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Lead Prosecutor in Trayvon Martin Case Says Gunman Could Walk

Mario Tama/Getty Images(SANFORD, Fla.) -- The lead prosecutor in the Trayvon Martin case tells ABC News that convicting his alleged killer, the neighborhood watch volunteer George Zimmerman, could prove difficult.

"The 'Stand Your Ground' law is one portion of justifiable use of deadly force," veteran State Attorney Angela Corey said.  "And what that means is that the state must go forward and be able to prove it's case beyond a reasonable doubt… So it makes the case in general more difficult than a normal criminal case."

Zimmerman allegedly shot and killed Martin on the night of Feb. 26, after following him for several minutes.  Zimmerman told police Martin looked suspicious because he was wearing a hoodie, and when he confronted him, the two fought -- ultimately resulting in a single bullet to Martin's chest.

Zimmerman claimed self defense all along, and this weekend the lawyer counseling him, Craig Sonner, told ABC News that he was likely to invoke Florida's controversial 'Stand Your Ground' law in his defense.

The law allows people to use deadly force if they feel their life is seriously endangered.  Sonner said Zimmerman felt "one of them was going to die that night," when he pulled the trigger.

Corey, a veteran prosecutor known for her zealous defense of victims' rights, was hand-picked by Florida Gov. Rick Scott for the job.  But she faces other challenges in the case.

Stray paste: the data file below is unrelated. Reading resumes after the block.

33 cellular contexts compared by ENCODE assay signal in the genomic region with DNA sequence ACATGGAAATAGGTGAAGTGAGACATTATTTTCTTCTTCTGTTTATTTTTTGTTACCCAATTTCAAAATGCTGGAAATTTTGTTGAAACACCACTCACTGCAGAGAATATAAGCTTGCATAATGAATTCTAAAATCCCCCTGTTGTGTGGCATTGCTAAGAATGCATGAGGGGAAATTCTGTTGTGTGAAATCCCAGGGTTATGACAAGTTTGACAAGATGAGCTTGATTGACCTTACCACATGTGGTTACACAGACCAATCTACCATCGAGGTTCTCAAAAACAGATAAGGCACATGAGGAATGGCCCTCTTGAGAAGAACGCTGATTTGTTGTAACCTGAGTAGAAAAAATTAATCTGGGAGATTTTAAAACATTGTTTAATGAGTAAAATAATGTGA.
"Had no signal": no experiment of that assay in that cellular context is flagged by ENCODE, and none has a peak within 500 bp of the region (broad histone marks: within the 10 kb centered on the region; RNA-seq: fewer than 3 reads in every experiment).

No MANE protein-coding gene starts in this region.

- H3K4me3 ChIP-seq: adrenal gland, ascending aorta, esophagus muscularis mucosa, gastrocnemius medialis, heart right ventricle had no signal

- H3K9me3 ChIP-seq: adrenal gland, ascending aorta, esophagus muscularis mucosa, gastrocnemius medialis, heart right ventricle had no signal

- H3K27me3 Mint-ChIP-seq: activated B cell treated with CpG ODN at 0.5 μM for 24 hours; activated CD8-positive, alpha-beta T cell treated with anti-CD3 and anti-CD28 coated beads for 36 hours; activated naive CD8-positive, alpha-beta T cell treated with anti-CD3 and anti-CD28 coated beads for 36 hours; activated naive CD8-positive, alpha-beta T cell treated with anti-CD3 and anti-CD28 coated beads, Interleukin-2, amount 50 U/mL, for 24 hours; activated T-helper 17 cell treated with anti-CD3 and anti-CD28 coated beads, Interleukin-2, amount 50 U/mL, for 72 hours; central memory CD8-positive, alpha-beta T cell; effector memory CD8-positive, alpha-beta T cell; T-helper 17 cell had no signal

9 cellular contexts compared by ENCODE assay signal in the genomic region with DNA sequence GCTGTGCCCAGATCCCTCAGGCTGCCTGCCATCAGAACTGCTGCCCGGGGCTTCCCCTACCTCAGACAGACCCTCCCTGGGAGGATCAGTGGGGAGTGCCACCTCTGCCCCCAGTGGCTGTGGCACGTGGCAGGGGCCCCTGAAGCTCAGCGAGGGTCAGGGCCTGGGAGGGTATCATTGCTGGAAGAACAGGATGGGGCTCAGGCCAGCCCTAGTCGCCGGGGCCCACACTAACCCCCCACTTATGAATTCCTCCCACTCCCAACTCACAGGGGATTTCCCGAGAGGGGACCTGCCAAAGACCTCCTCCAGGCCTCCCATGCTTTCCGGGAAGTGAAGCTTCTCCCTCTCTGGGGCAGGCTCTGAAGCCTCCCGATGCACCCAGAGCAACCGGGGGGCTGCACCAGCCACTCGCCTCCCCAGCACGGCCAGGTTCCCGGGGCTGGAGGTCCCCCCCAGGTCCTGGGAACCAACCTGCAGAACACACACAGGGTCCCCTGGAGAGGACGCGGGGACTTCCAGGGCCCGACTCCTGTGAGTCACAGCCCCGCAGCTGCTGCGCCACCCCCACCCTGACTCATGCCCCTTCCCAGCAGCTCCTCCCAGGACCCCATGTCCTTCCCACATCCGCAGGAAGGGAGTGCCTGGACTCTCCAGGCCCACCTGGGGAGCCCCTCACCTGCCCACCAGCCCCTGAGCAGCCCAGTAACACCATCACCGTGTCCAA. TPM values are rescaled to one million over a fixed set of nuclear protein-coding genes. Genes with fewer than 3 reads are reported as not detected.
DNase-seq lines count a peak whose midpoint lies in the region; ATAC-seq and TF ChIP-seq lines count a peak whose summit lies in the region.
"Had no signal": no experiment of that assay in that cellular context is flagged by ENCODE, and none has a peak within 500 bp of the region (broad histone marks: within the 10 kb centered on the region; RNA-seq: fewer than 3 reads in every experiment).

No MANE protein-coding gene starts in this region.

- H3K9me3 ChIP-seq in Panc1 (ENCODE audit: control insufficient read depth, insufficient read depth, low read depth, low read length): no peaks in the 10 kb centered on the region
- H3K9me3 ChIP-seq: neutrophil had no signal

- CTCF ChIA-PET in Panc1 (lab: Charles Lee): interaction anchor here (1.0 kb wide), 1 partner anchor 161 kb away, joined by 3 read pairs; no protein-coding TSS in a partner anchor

While Martin was barely 17 years old, when it comes to justifiable homicide, his size -- about 6-foot-3 and 150 pounds -- makes him an adult in death.

But with the Department of Justice and the FBI investigating this case as a possible hate crime, Corey might want to pursue that as well.

"So it would depend on which charge if any we're able to file," she said.  "Before we would be able to determine, one, if this is a hate crime, and two, whether or not that would enhance the crime."

Corey's team is again looking into accusations that the Sanford Police Department bungled its investigation.  Possible police missteps include failing to administer a toxicology exam on Zimmerman, not impounding his car and failing to contact key witnesses -- like Martin's girlfriend, who was talking to the teen by cellphone and heard most of the scuffle with Zimmerman unfold.

ABC News has learned there is tremendous pressure from local and state authorities for an arrest.

Corey said parts of the investigation might only take a few more days to complete but charges, if they ever come, could be weeks away.

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